This month’s topic is flash fiction, as you already know.
The book I’m reading: While We Were Watching Downtown Abbey by Wendy Wax. (A book I highly recommend.)
My first sentence: As a child Samantha Jackson Davis loved fairy tales as much as the next girl.
My image: To the Right.
Here goes nothin’…
Was that man watching her?
Evie’s fingers tightened around the cool orange she had just lifted from a street vendor’s basket. Spider legs of wariness crawled up her neck, a feeling that had become an old friend. She had thought…no, hoped, this time would be different.
Adrenaline shot through her, negating the desperation she’d felt for food, for something to fill her stomach and keep her going just moments ago. She turned around and strolled down the dirty, busy walkway of Covent Gardens. There was an alley just steps away she could slip into and—
“Miss, ye must pay fer that!” someone yelled after her.
Evie looked at the orange in her hand, and her heart jumped. “Here.” She handed it back. “I’m sorry.” She glanced behind her.
He was following her. He was watching her.
How far was it to her tiny little room? Could she run fast enough, hide from him long enough to gather her belongings? Stupid, stupid girl! She shook her head, hurried her gait. She’d grown too comfortable. Too confident that in the fog, dirt and crime-ridden streets of London, she would blend in with every other dark-haired, orphaned waif.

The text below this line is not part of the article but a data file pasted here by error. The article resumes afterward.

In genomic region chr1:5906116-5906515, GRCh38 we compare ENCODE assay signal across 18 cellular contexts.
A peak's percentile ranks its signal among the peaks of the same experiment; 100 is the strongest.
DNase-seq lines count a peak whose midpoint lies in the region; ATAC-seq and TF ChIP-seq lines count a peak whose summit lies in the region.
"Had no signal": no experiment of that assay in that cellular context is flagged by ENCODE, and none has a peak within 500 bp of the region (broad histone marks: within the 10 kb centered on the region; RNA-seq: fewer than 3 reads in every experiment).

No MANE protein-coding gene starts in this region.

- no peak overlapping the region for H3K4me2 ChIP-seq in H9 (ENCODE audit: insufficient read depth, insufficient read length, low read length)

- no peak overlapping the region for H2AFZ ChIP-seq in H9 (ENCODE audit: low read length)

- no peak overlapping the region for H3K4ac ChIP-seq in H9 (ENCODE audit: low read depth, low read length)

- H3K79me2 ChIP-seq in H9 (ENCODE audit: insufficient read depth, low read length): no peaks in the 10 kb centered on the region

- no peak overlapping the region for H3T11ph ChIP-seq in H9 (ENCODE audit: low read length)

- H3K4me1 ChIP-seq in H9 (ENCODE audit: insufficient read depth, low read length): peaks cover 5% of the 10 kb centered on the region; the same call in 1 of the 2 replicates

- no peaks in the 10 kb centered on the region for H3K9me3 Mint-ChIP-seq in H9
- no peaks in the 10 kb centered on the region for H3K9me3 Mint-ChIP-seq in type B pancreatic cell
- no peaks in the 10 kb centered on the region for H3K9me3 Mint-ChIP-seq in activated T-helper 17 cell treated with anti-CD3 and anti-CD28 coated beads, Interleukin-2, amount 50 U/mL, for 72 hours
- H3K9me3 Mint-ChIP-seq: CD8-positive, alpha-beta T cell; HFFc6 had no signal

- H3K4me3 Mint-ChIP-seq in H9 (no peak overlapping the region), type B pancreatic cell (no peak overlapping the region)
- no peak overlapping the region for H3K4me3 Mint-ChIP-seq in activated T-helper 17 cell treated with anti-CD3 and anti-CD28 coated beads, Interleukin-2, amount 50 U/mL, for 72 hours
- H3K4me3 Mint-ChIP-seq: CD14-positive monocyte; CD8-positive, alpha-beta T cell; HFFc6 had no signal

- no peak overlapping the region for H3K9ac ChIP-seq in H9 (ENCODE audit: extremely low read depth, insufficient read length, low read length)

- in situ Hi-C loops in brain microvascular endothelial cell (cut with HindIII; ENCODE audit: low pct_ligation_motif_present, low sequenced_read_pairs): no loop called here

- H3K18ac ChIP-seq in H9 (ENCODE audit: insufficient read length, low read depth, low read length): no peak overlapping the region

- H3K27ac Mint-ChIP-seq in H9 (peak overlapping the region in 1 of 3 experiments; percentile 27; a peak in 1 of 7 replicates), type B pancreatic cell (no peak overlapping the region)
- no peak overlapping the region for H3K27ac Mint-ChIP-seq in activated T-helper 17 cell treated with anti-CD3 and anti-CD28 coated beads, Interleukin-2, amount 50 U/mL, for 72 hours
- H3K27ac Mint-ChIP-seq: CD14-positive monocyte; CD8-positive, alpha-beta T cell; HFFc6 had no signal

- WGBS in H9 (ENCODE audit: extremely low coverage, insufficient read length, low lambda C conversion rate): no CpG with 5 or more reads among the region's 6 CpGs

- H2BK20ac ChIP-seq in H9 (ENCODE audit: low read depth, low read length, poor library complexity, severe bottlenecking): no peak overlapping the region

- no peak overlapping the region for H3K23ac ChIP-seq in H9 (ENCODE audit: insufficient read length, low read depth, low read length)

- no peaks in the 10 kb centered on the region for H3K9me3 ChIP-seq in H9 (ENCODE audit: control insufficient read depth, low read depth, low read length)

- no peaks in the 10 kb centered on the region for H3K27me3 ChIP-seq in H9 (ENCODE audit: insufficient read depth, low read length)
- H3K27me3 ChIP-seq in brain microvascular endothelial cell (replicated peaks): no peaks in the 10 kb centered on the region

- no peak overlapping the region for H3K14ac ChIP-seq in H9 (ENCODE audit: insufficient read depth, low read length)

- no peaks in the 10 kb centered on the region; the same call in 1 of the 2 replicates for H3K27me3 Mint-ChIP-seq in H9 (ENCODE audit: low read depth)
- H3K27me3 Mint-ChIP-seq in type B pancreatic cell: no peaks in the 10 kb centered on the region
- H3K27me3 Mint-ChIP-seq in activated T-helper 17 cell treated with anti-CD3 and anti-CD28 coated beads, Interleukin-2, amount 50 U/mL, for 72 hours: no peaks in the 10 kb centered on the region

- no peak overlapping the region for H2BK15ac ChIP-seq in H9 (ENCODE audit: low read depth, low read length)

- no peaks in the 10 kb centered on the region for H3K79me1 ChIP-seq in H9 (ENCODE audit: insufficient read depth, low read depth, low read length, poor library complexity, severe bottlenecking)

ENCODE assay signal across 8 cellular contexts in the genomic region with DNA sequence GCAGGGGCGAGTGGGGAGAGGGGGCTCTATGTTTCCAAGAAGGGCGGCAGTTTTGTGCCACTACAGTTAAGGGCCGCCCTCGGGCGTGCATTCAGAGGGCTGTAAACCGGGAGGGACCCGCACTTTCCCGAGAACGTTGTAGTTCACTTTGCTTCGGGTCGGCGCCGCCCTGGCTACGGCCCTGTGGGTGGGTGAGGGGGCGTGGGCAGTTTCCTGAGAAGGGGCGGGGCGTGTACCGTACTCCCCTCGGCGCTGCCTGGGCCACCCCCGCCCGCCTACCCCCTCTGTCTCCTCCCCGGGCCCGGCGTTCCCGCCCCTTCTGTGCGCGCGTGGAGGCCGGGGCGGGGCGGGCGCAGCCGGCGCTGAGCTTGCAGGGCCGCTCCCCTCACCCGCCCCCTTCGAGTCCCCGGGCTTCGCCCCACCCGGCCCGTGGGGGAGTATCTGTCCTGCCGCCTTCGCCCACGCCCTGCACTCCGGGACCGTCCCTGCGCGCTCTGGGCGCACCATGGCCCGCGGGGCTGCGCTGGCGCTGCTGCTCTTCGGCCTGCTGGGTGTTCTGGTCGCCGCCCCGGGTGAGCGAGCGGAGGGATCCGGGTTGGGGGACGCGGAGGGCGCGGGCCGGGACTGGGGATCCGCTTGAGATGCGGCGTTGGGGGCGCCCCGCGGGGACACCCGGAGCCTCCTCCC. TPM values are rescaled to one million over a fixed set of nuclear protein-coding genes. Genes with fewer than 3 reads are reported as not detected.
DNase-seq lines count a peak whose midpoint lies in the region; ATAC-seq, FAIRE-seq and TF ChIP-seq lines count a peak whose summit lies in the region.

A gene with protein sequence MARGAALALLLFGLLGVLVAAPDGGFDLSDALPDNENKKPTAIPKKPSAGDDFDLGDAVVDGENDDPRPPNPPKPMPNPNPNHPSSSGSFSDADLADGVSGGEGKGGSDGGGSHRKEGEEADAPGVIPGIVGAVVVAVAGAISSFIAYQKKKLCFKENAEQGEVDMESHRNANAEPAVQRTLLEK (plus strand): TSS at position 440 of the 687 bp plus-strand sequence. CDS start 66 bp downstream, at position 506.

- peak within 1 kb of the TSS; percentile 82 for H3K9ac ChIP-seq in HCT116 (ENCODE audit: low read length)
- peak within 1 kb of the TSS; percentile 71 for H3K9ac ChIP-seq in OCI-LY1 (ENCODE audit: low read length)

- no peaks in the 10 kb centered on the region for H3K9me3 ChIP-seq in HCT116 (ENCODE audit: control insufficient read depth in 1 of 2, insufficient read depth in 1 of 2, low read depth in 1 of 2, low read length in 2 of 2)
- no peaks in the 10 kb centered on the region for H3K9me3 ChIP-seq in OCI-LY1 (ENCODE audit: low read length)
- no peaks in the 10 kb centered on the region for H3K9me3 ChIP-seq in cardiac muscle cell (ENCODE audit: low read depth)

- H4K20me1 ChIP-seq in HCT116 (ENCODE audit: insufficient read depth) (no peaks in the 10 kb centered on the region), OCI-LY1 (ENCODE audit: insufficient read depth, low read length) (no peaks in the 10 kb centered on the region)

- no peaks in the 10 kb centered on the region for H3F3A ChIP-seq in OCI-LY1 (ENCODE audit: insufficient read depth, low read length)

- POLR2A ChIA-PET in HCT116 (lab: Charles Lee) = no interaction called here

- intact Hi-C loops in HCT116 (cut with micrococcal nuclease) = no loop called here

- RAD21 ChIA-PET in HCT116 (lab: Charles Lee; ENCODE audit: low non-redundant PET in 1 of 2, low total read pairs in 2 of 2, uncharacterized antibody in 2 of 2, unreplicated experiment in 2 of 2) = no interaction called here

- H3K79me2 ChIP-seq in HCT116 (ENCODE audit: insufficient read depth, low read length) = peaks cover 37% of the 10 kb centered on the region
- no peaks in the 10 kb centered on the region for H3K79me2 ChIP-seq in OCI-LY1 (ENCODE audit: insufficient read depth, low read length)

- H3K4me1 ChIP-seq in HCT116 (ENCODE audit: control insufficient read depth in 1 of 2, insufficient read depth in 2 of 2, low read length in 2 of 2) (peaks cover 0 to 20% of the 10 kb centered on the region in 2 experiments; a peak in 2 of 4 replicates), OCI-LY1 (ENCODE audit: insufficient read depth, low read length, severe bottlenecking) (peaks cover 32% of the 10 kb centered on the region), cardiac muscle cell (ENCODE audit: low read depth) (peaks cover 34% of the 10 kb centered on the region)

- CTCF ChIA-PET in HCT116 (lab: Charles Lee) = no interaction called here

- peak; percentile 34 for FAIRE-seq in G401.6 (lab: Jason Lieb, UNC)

Who had they sent this time? It wasn’t a face she recognized, not a family member of the very esteemed, old-as-dirt noble family from whom she ran. But a pain settled inside of her heart just the same. If they had found her again, then it meant he had betrayed her.
Sending him–the boy she had loved her entire life–to force her return had been cruel.
And just like the family she abhorred.
She refused to marry their heir, their golden child, no matter how many people they sent after her. She would just have to run again.
The alleyway was just around the corner, and she hurried toward it. Two steps and she could—
A hand landed on her arm, skidded her to a stop. She fought the urge to scream and turned around instead.
Dread melted her bones into a puddle of fear at the cruel smile of the man in front of her.
“At last,” he drawled. His fingers curled like talons around her arm, a purposeful move intended to make her aware that he’d stolen her freedom. “We meet again.”